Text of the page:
Posted on July 28th, 2017
The successful completion of HYT’s 10th ‘One Community at a Time’ training project was celebrated in style, with the opening of an impressive range of buildings and the handing out of certificates to the ten HYT trainees who built them. HYT training manager, Fred Koire, oversaw the eight-month training programme, and the youths at St. Stephen’s primary school, Butaaya, are now equipped to use their newly-acquired masonry skills with HYT and elsewhere.
St. Stephen’s is a school of 400 or so pupils, in rural Kamuli District, where large numbers of boys drop out to cut sugar cane, while the pregnancy rate among girls remains high. Enhancing infrastructure encourages students to stay at school, and providing staff accommodation means that teachers do not have to walk to work in the rain (or heat!) and are more readily available to support their students. The large and enthusiastic audience at the ceremony included community leaders, local head teachers and the Vice Chairman of Kamuli District, representing the Speaker of Parliament. They were told of the benefits of an environmentally-friendly approach to construction, and encouraged to adopt the interlocking stabilised soil block (ISSB).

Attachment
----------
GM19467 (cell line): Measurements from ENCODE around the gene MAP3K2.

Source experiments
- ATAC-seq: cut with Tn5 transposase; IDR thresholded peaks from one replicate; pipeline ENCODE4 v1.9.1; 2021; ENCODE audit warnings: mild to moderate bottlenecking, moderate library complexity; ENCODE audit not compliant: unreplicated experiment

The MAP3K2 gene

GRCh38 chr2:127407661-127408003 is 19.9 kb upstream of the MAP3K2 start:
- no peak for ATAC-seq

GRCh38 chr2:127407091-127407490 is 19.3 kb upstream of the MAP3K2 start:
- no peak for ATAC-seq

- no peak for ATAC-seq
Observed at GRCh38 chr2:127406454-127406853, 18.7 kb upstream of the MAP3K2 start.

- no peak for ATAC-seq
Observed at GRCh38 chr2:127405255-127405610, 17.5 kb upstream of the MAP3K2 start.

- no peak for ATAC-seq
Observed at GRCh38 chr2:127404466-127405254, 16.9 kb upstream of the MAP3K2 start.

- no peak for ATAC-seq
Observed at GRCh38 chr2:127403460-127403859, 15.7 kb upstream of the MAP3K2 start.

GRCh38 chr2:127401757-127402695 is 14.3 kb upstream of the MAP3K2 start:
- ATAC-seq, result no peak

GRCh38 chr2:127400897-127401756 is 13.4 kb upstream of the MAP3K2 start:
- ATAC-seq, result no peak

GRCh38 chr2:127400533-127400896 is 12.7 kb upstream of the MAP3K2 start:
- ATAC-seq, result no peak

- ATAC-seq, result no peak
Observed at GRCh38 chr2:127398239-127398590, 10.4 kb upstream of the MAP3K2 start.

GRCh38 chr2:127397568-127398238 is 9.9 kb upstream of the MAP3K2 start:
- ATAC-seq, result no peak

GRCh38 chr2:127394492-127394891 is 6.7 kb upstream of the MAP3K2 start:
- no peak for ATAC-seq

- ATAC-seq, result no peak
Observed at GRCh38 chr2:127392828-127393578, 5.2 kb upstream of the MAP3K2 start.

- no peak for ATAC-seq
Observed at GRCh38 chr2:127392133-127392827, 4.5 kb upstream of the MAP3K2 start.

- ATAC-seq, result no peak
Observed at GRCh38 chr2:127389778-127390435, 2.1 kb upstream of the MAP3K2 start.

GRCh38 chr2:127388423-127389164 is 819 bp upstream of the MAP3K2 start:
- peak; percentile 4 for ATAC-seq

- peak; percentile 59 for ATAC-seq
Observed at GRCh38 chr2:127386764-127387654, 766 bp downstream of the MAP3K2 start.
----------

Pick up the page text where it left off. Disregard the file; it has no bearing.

And how better to recommend the technology of East Africa’s future than with the spectacular workmanship of the community’s youth? This particular project gave trainees the chance to demonstrate their artistic flair thanks to the generous support of two Haileybury houses and lower school.
Lower School’s donation funded the staff house, improving working conditions for teachers and upping the trainees’ experience in all sorts of construction skills, from excavation to completion.
Kipling’s water tank offered trainees the chance to work with specialised curved blocks, and provided the school with 20,000L of water storage! That means more time in class, and less time fetching water from the community borehole.
This year’s Batten Bistro raised enough funding to outfit this double classroom block with doors, windows and security bars, as well as plastering and painting. Trainees were keen to celebrate Haileybury’s contributions with panache, and relished the opportunity to hone their decorative skills across all the buildings.
The result? Ten trainees have become graduates of HYT’s training programme, empowered to become builders of the future. St. Stephen’s primary school now has three sturdy new structures to enhance its learning environment, helping kids get the most out of their school day. A big HYT thank you goes out to trainers, trainees, and the hugely supportive communities both here in Uganda and back in the UK!